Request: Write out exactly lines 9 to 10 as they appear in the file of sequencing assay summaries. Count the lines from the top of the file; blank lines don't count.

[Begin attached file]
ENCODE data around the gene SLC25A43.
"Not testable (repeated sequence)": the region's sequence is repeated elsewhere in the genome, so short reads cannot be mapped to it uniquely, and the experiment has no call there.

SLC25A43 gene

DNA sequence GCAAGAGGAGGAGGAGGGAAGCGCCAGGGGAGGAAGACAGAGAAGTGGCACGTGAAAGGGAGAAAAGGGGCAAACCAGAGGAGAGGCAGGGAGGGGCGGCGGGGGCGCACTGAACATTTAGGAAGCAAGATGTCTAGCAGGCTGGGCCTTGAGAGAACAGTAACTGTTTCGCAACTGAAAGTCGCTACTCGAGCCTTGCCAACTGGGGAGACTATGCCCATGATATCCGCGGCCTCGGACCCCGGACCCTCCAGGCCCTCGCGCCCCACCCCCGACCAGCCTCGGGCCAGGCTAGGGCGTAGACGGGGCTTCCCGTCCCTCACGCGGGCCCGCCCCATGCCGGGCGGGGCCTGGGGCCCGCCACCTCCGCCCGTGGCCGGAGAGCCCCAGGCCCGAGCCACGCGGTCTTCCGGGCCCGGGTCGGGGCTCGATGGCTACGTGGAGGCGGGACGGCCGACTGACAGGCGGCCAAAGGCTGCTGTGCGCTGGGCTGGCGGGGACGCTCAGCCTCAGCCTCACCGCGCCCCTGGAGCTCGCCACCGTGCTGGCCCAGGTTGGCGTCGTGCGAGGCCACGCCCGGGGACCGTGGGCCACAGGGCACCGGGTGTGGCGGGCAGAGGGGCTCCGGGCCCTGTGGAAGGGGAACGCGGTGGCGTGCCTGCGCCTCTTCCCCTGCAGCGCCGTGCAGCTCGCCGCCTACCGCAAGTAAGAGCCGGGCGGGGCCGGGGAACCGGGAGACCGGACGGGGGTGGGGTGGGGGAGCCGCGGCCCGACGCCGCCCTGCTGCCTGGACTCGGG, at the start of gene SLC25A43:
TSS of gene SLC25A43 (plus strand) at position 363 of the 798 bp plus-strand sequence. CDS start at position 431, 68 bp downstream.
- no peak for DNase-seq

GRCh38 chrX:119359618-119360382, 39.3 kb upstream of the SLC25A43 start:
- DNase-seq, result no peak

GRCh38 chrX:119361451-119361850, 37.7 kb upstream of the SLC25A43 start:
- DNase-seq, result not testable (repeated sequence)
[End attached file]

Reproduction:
GRCh38 chrX:119361451-119361850, 37.7 kb upstream of the SLC25A43 start:
- DNase-seq, result not testable (repeated sequence)